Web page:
Wednesday, October 12, 2011

171/365 --Playlist Story-- inspired by "Kings of the Wild Frontier" by Adam & The Ants

The ship rumbled with turbulence as it descended through thick thunderheads. Lightning cracked, illuminating the infantry bay and its stark plethora of faces--old vets and fresh hires alike. They were mostly gaunt, nervous, ghostly, though some where sleeping, or chatting, or smoking languidly. Gator Knudsen, a freshie, clung to the worn black straps that bound him to the interior frame of the bay as the ship bucked.

"I hope the navies are on their shit this time," said the man seated next to him, an old timer with a once broken nose and a scar that ran from his cheek to his exposed chest hair. He was fondling the beads of a rosary in one hand, then winked at Gator.

"What do you mean?" asked Gator nervously. The old timer grinned a smile that telegraphed you're new, and leaned his head back.

"The navy gunners. The last run I was on, they did a shit job of razing the locals from the gun ports. Captain says it was a mechanical malfunction, but I says it was a officer incompetence malfunction. Course the navies don't have to be out on the ground getting the sticks and stones of the natives." He shoved the rosary into his interior pocket. "After we got back, thinned out as we were and a bit more than pissed off, I came across a young navy gunner, wet behind the ears and stupid as fuck, who tried to justify what had happened..."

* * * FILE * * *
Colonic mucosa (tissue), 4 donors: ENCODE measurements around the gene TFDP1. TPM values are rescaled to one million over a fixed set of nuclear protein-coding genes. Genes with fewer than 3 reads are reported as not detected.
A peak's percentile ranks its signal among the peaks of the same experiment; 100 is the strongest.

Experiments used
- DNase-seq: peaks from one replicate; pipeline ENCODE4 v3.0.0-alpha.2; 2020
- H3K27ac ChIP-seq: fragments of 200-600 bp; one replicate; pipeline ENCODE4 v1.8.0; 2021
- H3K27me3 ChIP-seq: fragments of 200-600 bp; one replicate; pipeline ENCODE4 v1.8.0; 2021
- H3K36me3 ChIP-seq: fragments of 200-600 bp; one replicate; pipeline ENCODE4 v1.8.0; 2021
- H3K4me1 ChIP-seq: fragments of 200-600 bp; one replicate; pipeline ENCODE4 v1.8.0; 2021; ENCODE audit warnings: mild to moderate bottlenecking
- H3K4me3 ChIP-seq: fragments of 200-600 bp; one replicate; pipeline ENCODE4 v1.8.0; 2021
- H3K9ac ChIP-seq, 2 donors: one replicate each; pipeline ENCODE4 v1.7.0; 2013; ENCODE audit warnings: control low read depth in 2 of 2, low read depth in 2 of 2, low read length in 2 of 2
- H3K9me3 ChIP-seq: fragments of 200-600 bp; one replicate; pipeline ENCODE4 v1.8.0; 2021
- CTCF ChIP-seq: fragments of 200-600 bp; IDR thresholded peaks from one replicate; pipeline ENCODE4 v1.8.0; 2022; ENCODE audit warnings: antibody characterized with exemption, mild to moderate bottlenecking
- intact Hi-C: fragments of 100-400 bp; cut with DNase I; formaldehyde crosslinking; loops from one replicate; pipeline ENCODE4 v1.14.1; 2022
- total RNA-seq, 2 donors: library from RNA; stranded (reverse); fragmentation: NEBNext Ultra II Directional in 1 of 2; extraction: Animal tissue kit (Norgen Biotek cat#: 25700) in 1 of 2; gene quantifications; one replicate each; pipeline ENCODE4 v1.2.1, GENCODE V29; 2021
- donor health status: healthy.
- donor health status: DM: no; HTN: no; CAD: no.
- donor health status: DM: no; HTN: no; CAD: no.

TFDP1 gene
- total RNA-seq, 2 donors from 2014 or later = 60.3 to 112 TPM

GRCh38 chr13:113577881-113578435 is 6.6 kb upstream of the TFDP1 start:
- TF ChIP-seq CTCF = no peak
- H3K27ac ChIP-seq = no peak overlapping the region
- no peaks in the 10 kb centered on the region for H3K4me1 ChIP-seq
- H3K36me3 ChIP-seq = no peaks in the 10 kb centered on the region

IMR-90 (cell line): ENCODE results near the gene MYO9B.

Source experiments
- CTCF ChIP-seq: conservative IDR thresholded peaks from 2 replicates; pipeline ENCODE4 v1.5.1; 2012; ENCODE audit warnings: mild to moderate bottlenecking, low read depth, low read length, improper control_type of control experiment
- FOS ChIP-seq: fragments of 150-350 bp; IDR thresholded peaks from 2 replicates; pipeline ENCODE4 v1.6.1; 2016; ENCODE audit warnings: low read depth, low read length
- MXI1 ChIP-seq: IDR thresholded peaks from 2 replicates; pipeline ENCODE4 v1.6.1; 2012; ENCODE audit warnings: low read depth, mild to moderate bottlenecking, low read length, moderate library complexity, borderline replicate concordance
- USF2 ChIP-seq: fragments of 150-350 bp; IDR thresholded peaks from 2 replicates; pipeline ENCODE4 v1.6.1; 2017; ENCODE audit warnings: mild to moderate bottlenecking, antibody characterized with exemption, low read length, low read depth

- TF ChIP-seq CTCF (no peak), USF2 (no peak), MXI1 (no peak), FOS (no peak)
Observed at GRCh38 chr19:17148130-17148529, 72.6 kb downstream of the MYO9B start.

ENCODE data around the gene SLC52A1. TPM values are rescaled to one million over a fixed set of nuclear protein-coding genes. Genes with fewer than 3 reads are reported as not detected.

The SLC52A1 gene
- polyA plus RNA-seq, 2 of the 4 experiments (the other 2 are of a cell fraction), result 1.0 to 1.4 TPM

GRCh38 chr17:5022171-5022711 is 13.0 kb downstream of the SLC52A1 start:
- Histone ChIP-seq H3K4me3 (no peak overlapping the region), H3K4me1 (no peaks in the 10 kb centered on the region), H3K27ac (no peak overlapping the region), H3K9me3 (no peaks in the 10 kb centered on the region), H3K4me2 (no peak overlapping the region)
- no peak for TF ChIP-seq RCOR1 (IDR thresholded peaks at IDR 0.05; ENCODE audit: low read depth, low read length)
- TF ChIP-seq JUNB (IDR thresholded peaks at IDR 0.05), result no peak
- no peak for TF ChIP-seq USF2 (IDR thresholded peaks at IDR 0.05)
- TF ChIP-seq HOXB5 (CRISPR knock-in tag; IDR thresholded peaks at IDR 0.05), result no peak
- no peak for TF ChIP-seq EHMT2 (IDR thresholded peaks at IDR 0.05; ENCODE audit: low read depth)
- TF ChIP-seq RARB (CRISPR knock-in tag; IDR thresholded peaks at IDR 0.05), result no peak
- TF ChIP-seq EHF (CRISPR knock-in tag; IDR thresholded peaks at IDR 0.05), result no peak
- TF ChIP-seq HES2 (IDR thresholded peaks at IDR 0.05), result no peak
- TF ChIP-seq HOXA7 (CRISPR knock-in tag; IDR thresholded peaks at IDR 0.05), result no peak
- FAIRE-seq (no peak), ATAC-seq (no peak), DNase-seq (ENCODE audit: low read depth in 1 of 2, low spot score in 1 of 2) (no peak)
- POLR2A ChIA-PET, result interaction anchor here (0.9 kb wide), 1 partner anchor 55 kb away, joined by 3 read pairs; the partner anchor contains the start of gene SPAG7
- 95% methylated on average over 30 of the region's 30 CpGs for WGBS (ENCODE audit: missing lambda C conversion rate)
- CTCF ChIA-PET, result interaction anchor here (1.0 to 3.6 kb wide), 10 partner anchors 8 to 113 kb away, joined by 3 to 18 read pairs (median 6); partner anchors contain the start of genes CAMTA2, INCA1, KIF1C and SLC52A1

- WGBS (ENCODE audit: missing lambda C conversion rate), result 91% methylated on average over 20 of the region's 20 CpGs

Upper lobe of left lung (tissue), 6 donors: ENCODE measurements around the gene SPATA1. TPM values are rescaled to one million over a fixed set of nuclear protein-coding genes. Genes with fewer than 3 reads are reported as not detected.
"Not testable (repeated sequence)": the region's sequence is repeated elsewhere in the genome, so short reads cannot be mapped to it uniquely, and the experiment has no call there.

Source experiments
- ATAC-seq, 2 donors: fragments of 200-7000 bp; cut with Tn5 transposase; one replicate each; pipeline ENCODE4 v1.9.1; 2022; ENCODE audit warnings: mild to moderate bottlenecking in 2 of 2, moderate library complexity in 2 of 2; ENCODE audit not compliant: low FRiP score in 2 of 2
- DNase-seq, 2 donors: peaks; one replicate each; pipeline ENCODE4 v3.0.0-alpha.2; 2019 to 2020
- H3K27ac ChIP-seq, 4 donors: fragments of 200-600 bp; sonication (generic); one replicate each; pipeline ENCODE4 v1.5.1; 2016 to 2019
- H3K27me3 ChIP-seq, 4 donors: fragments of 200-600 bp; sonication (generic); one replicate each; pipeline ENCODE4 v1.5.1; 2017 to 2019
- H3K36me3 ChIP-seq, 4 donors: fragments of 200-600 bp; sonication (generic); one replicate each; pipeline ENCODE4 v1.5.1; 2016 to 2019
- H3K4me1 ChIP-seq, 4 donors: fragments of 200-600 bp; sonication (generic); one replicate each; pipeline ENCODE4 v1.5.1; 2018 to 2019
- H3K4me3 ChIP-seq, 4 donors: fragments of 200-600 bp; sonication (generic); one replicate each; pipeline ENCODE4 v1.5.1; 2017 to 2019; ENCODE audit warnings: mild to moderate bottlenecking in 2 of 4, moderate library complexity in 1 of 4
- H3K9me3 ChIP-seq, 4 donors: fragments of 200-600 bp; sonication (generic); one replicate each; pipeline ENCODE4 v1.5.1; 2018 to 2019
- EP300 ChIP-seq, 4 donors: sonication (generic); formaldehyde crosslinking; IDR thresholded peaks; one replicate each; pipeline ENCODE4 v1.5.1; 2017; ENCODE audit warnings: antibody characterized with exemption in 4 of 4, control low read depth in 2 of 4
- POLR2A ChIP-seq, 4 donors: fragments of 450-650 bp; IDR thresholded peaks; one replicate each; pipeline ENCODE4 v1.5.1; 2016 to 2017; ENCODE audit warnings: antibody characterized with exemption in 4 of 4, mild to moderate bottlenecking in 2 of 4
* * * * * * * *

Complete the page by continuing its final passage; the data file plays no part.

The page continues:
"What'd you do?"

"Let's just say he was found the next day with his head in the head and wasn't speaking much no more." The old timer winked again.

"Oh," said Gator quietly.

"Don't worry though freshie, if you got my back out there," he pointed vaguely at the bay door, "no one ain't finding you in a similar demise." He laughed and punched Gator in the shoulder.

The ship lurched.

"That'd be the parachutes," said the old timer, looking up. He crossed himself and kissed a crucifix tattoo on his wrist. "Not long now."


"This your first hop?"

"Yeah, it is," said Gator.

"Oooh, not just a freshie, but a virgin freshie. This'll be good. Wanna know you're life expectancy once you get out there?"

"Not really--"

"Less than ten minutes." The old timer laughed maniacally. Gator looked down at his clenched, shaking fists. "But you know, if you make it past that, you might just have a future. You might be cut out for this life. So tell me, why'd you sign up?"

"I wanted to get off Earth."

"Ah, simple enough. Can't say I really shared the feeling. I did it for the money at first, but then I found out I really liked it." The old timer grinned widely and chuckled while looking up and down Gator's face for a reaction.

"Well," said Gator, "my mother's poor, so I couldn't go to university. There was no way I could go as an engineer or a pilot. So it's this."

"Yeah, yeah," said the old timer. "Bet you got your eye on a patch of land. Bet you think you'll marry some woman and set up your own dynasty, and get a whole continent named after you."

"No, I--"

"Come on freshie, I know your type. You've got ambition. You want to be remembered. And if you have to get your hands a little bloody with some anonymous stone age aliens, so what of it? It's for the greater good, ain't?"

"It's not like that, not with me, I swear."

"Sure," said the old timer, nodding. "But me, you know, I ain't like that. I'm just here for the butchering!" The old timer laughed, then screamed into Gator's face.